1 Corinthians 15:21-28 For as by a man came death, by a man has come also the resurrection of the dead. For as in Adam all die, so also in Christ shall all be made alive. But each in his own order: Christ the firstfruits, then at his coming those who belong to Christ. Then comes the end, when he delivers the kingdom to God the Father after destroying every rule and every authority and power. For he must reign until he has put all his enemies under his feet. The last enemy to be destroyed is death. For “God has put all things in subjection under his feet.” But when it says, “all things are put in subjection,” it is plain that he is excepted who put all things in subjection under him. When all things are subjected to him, then the Son himself will also be subjected to him who put all things in subjection under him, that God may be all in all.
Retro Haiku 3-3-3
Eugi's Weekly Prompt – Bouquet – September 16
Cee's Flower of the Day
For Cee's FOTD, August 22, 2021: See the beautiful pink hibiscus on her site!
Flower of the Day Challenge (FOTD).
"Please feel free to post every day or when you you feel like it.
Don’t forget that my FOTD challenge accepts gardens, leaves and berries as well as flowers."
Common-Place or “Locus Communis” — a place to remember
John Updike (1932-2009) still casts a long shadow on the literary landscape. His writings were varied and many, but his craftsmanship set the standard among his contemporaries. He was only one of four writers who won the Pulitzer Prize for fiction more than once.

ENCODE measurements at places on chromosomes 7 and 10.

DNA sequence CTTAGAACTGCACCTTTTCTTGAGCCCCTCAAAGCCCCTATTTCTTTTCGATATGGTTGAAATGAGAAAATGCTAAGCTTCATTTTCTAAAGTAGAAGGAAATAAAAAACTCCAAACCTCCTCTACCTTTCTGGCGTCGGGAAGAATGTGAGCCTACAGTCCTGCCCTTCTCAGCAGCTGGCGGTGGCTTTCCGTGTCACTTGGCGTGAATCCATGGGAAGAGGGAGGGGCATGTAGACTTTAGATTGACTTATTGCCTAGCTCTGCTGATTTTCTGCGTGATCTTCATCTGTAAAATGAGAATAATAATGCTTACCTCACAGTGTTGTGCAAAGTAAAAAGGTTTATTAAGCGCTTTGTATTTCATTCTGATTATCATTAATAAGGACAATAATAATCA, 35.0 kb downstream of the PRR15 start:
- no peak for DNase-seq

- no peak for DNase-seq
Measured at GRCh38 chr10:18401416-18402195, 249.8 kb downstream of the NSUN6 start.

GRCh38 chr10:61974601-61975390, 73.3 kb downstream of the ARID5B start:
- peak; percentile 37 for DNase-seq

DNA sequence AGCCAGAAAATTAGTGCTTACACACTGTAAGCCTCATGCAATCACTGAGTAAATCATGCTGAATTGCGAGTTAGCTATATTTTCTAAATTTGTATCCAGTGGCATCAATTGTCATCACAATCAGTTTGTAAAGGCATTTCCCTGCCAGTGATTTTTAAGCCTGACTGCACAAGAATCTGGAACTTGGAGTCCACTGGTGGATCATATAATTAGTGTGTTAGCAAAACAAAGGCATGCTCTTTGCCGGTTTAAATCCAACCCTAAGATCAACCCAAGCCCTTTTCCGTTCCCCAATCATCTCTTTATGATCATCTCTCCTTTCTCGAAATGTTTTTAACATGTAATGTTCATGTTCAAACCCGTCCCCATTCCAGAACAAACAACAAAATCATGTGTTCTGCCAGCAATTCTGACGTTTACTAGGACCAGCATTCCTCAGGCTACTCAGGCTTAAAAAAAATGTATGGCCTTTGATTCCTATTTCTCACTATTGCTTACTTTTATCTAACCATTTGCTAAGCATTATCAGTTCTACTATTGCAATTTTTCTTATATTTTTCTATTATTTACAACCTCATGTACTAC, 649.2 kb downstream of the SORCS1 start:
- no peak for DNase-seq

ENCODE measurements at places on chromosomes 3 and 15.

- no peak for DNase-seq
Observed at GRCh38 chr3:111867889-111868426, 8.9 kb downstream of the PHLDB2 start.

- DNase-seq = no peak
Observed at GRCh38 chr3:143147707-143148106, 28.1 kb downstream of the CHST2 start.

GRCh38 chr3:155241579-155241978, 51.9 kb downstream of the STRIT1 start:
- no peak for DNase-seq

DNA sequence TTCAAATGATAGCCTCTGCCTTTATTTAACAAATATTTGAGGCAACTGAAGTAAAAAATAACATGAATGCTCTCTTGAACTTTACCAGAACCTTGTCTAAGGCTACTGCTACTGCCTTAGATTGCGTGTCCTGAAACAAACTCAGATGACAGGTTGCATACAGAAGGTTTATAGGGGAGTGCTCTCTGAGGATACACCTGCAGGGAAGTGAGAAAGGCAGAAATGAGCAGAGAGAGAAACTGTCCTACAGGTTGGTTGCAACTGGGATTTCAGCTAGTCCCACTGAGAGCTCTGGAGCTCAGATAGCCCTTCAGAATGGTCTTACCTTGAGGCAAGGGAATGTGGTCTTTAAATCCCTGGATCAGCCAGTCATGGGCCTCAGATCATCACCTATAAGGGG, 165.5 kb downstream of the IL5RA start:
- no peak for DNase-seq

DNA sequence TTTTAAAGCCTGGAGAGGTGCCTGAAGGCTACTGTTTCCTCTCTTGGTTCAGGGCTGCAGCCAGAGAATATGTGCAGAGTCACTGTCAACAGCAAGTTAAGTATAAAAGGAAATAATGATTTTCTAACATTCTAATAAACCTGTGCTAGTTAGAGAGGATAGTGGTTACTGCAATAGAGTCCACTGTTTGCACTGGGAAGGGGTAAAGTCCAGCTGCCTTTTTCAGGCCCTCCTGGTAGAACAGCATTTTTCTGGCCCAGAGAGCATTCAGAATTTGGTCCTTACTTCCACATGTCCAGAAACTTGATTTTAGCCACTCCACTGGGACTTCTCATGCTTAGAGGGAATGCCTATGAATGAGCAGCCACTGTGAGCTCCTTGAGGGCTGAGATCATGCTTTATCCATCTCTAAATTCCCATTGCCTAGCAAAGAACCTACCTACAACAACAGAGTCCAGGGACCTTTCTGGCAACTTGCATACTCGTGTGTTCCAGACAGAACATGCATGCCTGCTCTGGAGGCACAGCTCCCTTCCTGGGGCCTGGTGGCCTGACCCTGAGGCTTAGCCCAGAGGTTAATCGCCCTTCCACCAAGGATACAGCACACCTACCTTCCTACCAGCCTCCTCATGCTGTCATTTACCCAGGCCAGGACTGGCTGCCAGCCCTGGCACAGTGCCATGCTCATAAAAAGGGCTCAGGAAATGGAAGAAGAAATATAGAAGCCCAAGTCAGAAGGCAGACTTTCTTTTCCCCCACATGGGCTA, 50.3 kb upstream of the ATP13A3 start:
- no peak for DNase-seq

Born in Reading, Pennsylvania, he once described his subject as “the American small town, Protestant middle-class” everyman. His clarity of style and expression is the hallmark of his writing, causing a critic for The Guardian to warn, “The clarity of Updike’s poetry should not obscure its class.”
The following poem quickly became one of my favorites for its simple directness and descriptive force in conveying the grace available in the simple act of “Planting Trees.” The poem is from his fifth collection of poetry, Facing Nature.
Planting Trees John Updike
Our last connection with the mythic. My mother remembers the day as a girl she jumped across a little spruce that now overtops the sandstone house where still she lives; her face delights at the thought of her years translated into wood so tall, into so mighty a peer of the birds and the wind.
Too, the old farmer still stout of step treads through the orchard he has outlasted but for some hollow-trunked much-lopped apples and Bartlett pears. The dogwood planted to mark my birth flowers each April, a soundless explosion. We tell its story time after time: the drizzling day, the fragile sapling that had to be staked.
At the back of our acre here, my wife and I, freshly moved in, freshly together, transplanted two hemlocks that guarded our door gloomily, green gnomes a meter high. One died, gray as sagebrush next spring. The other lives on and some day will dominate this view no longer mine, its great lazy feathery hemlock limbs down-drooping, its tent-shaped caverns resinous and deep. Then may I return, an old man, a trespasser, and remember and marvel to see our small deed, that hurried day, so amplified, like a story through layers of air told over and over, spreading.
For Cee’s FOTD challenge, an unexpected summer rain had me scurrying under this young maple tree and wondering, Where do trees go to hide from storms? Or is the canopy of the sky providence enough, frowning though it may be? From it God waters thirsty roots and showers drops of light to hang on parched leaves, and oh, how they glisten and shake with joy in the breeze!